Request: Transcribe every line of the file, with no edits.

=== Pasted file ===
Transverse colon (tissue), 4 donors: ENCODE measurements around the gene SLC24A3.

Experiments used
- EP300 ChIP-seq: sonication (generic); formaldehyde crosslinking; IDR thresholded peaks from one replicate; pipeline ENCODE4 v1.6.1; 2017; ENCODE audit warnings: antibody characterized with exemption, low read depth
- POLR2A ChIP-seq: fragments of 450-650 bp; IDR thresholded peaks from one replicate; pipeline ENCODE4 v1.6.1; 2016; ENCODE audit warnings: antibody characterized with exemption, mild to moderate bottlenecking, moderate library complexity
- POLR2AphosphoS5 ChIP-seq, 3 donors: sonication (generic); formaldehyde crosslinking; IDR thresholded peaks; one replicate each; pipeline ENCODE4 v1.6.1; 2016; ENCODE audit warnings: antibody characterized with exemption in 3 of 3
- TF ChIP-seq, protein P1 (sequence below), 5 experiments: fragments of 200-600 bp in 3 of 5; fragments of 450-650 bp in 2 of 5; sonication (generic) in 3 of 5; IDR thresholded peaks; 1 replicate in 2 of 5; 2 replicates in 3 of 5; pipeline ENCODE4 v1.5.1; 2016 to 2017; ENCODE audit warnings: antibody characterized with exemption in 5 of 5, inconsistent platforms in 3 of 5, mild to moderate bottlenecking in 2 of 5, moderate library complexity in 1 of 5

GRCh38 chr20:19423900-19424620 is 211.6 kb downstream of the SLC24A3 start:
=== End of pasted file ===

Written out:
Transverse colon (tissue), 4 donors: ENCODE measurements around the gene SLC24A3.

Experiments used
- EP300 ChIP-seq: sonication (generic); formaldehyde crosslinking; IDR thresholded peaks from one replicate; pipeline ENCODE4 v1.6.1; 2017; ENCODE audit warnings: antibody characterized with exemption, low read depth
- POLR2A ChIP-seq: fragments of 450-650 bp; IDR thresholded peaks from one replicate; pipeline ENCODE4 v1.6.1; 2016; ENCODE audit warnings: antibody characterized with exemption, mild to moderate bottlenecking, moderate library complexity
- POLR2AphosphoS5 ChIP-seq, 3 donors: sonication (generic); formaldehyde crosslinking; IDR thresholded peaks; one replicate each; pipeline ENCODE4 v1.6.1; 2016; ENCODE audit warnings: antibody characterized with exemption in 3 of 3
- TF ChIP-seq, protein P1 (sequence below), 5 experiments: fragments of 200-600 bp in 3 of 5; fragments of 450-650 bp in 2 of 5; sonication (generic) in 3 of 5; IDR thresholded peaks; 1 replicate in 2 of 5; 2 replicates in 3 of 5; pipeline ENCODE4 v1.5.1; 2016 to 2017; ENCODE audit warnings: antibody characterized with exemption in 5 of 5, inconsistent platforms in 3 of 5, mild to moderate bottlenecking in 2 of 5, moderate library complexity in 1 of 5

GRCh38 chr20:19423900-19424620 is 211.6 kb downstream of the SLC24A3 start: